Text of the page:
During the Tokugawa period (1603-1868), Buddhist institutions were incorporated in the structure of the feudal government and Neo-Confucianism was relied on for its guiding principles.6 Shintoism as the center of Japanese culture had become dominated by foreign influences. Many scholars set out to counter this trend with a revival of Shinto as a distinct religion with its own history and beliefs. Pioneering the movement to restore the pre-Buddhist and pre-Confucian meaning of Shinto was Kamo Mabuchi (1697-1769), though his ideas even reflected some Taoist influence. His disciple, Motoori Norinaga (1730-1801), propogated absolute faith in the Kojiki and the divinity of the imperial family. Norinaga's disciple, Hirata Atsutane (1776-1843), continued the movement, emphasizing the notion of emperor-centered nationalism.6

      In 1868, under the rule of Emperor Meiji, Shintoism was established as the state mandated religion of Japan in an effort known as the Meiji Restoration. Nearly all the Shinto priests and shrines came under the political and financial control of the Japanese government and the other "foreign" religions were suppressed. The Council of State ordered the removal of Buddhist statues, images, and implements from Shinto shrines, and the renaming of those shrines which had been given Buddhist names. All of the Japanese people were expected to accept the Emperor as a descendent of the gods and that the Japanese people as a whole were superior. Japanese children learned about Shinto traditions in school.5

      During this time, Shinto was separated into two groups: Shrine (Jinja) and Sectarian (Kyoha). The government acknowledged the existence of thirteen sects, but claimed that only the Shrine (Jinja) was Pure Shinto. Thus, the sectarian shrines were not supported financially by the state.

      Following World War II, on December 15, 1945, the Supreme Commander for the Allied Powers (SCAP) issued the Directive on the Abolition of Governmental Sponsorship, Support, Perpetuation, Control, and Dissemination of State Shinto, known simply as Shinto Directive. The purposes of the Directive were the separation of church and state, and the establishment of religious freedom. All public support of shrines, and any affiliated educational institutions, was abolished. The study of Shinto doctrine was removed from school curriculum, and public schools could no longer sponsor visits to shrines. Shrine Shinto was allowed to continue after cleansing itself of militaristic and ultra-nationalistic elements, but had been degraded to the same status as all other religions.14 On February 2, 1946, the Japanese government abolished the Shrine Board, and thus terminated the state control of Shrine Shinto. One of the two campuses of Kokugakuin University, established for the study of Shinto, was closed down.15 Two weeks following the the release of the Shinto Directive, Emperor Hirohito delivered his New Year's Rescript of 1946, wherein he renounced the divinity of the imperial family.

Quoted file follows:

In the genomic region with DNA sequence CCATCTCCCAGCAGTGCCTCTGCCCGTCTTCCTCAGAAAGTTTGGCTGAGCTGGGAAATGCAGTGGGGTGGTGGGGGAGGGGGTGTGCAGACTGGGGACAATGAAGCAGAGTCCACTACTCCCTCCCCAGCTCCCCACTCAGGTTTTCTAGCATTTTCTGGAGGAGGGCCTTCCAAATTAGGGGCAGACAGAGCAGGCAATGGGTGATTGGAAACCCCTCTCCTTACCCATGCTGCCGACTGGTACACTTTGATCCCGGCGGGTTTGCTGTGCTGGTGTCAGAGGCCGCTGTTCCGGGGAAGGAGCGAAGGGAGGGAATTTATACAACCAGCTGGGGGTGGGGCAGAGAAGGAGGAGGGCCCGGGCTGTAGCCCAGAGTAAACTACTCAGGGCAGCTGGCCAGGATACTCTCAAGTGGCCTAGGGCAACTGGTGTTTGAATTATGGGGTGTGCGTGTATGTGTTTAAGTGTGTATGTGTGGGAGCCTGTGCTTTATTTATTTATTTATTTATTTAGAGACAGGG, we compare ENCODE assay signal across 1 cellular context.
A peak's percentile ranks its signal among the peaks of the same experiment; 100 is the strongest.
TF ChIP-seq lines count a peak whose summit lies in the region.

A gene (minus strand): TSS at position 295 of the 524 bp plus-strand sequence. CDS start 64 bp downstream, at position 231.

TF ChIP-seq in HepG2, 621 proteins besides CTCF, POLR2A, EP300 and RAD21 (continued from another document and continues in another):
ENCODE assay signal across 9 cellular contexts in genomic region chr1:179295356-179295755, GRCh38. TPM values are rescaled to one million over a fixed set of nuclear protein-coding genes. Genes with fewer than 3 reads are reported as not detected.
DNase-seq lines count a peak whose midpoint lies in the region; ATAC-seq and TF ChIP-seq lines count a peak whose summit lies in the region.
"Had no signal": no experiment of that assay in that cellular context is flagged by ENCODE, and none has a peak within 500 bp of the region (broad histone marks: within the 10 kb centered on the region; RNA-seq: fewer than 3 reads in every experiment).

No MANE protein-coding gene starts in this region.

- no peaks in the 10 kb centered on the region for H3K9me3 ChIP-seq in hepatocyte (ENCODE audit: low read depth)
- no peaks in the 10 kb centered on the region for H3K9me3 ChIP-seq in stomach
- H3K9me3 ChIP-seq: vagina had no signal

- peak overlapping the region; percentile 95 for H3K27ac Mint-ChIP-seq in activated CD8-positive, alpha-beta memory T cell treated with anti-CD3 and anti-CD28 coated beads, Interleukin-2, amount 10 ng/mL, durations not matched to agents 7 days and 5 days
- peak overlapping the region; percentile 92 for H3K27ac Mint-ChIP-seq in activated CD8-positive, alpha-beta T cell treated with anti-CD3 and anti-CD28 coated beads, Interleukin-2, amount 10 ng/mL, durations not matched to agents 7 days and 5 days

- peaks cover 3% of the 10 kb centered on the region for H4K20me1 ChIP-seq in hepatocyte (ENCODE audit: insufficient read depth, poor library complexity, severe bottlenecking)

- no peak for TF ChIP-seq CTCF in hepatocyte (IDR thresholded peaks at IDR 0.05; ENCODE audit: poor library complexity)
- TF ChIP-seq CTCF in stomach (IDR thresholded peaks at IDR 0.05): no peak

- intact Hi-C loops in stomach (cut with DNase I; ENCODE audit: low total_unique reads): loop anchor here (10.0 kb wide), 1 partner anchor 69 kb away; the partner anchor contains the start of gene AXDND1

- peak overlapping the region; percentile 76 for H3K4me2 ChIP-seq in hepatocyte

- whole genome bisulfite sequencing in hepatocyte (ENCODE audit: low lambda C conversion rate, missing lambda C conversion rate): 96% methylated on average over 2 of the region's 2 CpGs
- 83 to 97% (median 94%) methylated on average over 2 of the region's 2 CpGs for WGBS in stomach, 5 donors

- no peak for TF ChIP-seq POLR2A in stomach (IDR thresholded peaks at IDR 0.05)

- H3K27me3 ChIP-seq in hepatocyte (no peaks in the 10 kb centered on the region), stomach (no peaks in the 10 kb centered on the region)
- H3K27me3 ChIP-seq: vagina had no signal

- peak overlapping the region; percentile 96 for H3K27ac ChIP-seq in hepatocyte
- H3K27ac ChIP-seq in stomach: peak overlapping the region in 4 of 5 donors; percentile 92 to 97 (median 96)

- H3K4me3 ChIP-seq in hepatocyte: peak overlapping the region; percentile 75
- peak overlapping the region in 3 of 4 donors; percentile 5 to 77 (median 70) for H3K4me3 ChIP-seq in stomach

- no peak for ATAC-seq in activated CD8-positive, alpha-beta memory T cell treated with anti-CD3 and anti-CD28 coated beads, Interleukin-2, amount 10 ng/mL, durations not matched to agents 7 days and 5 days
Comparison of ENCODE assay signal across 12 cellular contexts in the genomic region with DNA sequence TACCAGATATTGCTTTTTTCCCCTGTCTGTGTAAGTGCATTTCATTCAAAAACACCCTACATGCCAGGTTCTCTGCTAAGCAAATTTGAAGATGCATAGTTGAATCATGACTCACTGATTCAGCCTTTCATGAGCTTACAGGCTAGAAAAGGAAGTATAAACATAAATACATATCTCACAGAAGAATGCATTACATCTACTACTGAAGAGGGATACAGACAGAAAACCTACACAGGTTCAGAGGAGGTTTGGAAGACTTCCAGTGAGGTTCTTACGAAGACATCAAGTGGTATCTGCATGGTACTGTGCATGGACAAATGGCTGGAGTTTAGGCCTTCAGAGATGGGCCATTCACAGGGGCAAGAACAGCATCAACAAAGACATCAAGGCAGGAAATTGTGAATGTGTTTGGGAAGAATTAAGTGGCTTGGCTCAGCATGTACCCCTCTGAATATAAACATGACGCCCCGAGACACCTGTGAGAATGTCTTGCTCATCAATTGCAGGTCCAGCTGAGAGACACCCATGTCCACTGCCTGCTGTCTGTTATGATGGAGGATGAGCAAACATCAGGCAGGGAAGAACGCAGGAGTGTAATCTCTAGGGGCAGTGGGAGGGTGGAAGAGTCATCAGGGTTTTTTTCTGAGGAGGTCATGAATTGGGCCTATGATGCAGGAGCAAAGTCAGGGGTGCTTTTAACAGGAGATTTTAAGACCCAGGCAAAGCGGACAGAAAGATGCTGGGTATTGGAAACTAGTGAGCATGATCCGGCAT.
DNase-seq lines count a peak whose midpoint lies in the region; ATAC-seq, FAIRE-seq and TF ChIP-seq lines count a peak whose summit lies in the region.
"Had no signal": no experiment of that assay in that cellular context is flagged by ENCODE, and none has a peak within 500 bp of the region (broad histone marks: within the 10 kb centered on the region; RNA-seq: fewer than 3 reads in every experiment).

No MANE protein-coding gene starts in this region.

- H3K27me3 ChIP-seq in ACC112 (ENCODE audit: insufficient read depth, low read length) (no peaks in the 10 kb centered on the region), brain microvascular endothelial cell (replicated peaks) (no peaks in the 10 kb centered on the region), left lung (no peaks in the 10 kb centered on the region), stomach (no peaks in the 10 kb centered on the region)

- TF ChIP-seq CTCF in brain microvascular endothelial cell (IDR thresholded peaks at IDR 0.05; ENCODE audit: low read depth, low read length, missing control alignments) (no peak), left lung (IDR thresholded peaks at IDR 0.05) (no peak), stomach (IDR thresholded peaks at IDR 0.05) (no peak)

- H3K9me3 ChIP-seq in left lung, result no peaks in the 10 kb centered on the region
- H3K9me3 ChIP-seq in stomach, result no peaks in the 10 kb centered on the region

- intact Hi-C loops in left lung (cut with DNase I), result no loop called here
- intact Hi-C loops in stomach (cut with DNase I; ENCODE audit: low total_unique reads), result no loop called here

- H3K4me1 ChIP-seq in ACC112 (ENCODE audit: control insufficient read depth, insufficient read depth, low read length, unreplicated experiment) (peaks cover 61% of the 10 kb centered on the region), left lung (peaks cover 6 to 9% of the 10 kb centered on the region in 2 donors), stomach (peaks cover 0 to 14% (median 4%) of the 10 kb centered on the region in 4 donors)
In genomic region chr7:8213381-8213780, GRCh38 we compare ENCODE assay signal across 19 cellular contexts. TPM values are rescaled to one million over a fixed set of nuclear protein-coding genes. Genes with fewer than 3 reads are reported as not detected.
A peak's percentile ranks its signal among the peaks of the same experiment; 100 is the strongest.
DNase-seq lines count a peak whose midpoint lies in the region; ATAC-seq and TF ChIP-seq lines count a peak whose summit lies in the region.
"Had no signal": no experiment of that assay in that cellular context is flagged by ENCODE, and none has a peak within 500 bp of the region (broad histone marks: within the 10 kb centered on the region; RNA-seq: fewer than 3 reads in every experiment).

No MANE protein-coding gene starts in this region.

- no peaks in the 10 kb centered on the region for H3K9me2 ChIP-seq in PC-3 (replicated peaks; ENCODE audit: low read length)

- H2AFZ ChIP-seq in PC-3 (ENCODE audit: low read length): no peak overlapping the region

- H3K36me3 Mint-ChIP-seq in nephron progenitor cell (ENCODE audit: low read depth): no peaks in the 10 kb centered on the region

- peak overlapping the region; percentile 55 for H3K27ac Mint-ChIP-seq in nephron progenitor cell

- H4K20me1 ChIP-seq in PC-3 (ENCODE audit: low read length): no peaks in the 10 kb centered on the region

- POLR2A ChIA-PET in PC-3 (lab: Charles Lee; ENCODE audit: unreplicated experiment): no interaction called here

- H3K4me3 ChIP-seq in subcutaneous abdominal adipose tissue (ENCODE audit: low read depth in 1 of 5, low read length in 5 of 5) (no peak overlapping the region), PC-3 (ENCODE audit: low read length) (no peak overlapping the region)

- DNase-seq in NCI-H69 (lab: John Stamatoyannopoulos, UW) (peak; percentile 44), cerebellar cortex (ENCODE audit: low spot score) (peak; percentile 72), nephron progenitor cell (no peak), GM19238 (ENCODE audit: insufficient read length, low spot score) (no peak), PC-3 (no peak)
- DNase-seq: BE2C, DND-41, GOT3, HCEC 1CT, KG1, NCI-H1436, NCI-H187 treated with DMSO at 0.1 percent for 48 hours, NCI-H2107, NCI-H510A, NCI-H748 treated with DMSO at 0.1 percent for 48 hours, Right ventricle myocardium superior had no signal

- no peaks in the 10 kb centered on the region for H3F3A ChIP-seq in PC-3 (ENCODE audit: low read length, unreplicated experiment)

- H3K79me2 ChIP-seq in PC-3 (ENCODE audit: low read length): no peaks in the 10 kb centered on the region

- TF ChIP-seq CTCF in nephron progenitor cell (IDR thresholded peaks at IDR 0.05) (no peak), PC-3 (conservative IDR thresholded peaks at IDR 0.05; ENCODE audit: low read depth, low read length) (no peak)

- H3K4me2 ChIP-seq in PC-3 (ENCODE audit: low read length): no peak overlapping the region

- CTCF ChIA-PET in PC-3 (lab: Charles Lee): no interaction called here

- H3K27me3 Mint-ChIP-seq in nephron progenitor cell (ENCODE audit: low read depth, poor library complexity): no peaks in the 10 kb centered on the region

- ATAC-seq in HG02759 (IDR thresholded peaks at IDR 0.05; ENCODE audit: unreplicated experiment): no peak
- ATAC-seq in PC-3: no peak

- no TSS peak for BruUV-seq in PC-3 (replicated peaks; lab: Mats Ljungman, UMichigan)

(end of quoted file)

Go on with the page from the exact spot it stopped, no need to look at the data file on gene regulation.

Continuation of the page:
The establishment of complete religious freedom propelled new religious movements (Shinko Shukyo), including groups that were branched off from Sect Shinto and Buddhism. In general, these groups may be classified into the following categories:16

      1. groups stemming from Buddhism (e.g. Soka Gakkai and Rissho Koseikai)
      2. groups professing a monotheistic or monolatristic belief (e.g. Tensho-kotai-jingu-kyo and Sekai Kyusei-kyo)
      3. groups following pantheistic belief (e.g. Ananai-kyo)
      4. groups that are utopian and messianic (e.g. Reiyu-kai)
      5. groups concerned with practical aspects of life (e.g. PL Kyodan)

      Despite its postwar pacification, Shrine or Jinja Shinto (formerly State Shinto) continues to function as one of many religions in Japan. Of the approximately 100,000 shrines that exist, a little over 80,000 now belong to the Association of Shrine Shinto, established after the abolishment of the Shrine Board. Devout Shintoists still perform their daily rituals, pay homage at the family shrine, and visit their tutelary shrines on special occasions.16 Today, Shinto may be divided into four forms: 1) Koshitsu Shinto (Shinto of the Imperial House), 2) Shuha Shinto (Sect Shinto), 3) Folk Shinto (Observances and Rites of Passage), and 4) Jinja Shinto (Shrine).7

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    III. Beliefs of the Group

      The Creation Myth. According to the Kojiki, there were initially three kami that were born individually of primeval chaos in the Plain Of High Heaven (Takama-no-hara):

      1. Ame-no-minaka-nushi-no-kami (The Deity Master of the August Centre of Heaven),

      2. Taka-mi-musubi-no-kami (The High August Producing Wondrous Deity), and

      3. Kami-musubi-no-kami (The Divine Producing Wondrous Deity)

      Afterwards, something in the form of reed-shoots sprouted, and from this, two more kami emerged:

      1. Umashi-ashi-kabi-hiko-ji-no-kami (The Pleasant Reed Shoot Prince Elder Deity) and

      2. Ame-no-toko-tachi-no-kami (The Deity Standing Eternally in Heaven)

      Next, seven more generations of kami emerged, mostly in pairs. The last pair of these kami were the infamous Izanagi-no-kami (Deity the Male Who Invites), and his goddess wife, Izanami-no-kami (Deity the Female Who Invites).